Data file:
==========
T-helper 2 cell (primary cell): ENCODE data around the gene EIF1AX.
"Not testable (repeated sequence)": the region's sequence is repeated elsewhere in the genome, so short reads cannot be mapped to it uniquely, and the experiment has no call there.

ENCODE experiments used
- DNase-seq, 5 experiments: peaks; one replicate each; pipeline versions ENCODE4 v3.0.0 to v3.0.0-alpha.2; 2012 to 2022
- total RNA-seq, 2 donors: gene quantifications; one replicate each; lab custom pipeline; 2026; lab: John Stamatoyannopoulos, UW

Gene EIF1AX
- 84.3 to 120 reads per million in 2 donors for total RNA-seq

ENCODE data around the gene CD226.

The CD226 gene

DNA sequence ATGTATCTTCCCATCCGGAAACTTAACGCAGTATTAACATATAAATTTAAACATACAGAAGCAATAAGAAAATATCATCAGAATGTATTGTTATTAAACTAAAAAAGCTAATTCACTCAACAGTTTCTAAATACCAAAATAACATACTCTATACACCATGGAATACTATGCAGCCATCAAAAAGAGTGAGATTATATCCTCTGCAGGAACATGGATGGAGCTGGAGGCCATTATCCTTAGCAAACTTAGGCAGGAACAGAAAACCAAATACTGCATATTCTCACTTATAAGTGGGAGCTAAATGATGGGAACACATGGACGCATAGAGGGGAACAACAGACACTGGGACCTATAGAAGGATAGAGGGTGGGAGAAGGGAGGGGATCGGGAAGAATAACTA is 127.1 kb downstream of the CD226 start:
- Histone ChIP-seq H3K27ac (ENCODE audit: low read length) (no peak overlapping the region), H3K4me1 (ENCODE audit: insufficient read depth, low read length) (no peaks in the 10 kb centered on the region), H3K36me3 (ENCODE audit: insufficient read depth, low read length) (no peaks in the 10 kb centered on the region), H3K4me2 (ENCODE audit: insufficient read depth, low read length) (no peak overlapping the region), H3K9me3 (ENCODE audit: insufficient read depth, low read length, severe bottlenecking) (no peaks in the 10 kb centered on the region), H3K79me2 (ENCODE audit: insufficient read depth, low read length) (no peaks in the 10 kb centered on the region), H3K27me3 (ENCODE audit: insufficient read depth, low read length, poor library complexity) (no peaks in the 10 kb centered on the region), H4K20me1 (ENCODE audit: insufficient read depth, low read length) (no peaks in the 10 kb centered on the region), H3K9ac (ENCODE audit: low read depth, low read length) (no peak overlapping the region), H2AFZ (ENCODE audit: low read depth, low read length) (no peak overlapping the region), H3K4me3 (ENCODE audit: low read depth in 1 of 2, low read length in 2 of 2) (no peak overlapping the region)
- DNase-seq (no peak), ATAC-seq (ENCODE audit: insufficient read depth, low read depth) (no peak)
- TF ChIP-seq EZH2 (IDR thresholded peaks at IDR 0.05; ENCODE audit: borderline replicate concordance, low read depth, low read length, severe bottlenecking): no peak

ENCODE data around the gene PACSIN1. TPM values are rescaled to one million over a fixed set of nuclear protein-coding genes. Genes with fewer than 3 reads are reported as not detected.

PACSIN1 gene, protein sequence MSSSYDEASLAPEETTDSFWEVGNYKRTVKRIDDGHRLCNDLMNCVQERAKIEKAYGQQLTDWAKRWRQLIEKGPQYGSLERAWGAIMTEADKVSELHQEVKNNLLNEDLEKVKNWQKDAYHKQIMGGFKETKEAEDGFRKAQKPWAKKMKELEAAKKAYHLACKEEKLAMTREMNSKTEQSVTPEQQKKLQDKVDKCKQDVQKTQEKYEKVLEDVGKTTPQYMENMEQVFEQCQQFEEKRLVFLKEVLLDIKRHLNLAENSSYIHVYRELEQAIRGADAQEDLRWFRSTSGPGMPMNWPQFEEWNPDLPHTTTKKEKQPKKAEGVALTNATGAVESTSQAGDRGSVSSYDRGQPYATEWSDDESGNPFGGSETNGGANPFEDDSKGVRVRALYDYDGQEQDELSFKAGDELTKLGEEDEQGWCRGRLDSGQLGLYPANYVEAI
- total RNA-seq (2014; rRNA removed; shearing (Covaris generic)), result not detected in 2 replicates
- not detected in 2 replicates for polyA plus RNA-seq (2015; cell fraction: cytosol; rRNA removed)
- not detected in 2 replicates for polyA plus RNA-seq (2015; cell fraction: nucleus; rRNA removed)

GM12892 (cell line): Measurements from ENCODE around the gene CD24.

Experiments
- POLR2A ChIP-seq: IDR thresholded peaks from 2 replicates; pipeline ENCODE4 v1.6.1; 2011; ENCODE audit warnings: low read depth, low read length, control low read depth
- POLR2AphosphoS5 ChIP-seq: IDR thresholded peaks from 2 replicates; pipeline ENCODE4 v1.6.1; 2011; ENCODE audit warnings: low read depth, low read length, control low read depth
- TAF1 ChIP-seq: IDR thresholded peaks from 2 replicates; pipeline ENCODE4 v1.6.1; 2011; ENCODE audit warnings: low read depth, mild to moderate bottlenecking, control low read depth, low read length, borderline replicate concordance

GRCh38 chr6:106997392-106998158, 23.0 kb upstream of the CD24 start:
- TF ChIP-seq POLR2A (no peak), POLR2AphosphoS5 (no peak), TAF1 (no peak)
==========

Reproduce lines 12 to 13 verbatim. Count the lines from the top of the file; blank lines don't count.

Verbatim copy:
- DNase-seq (no peak), ATAC-seq (ENCODE audit: insufficient read depth, low read depth) (no peak)
- TF ChIP-seq EZH2 (IDR thresholded peaks at IDR 0.05; ENCODE audit: borderline replicate concordance, low read depth, low read length, severe bottlenecking): no peak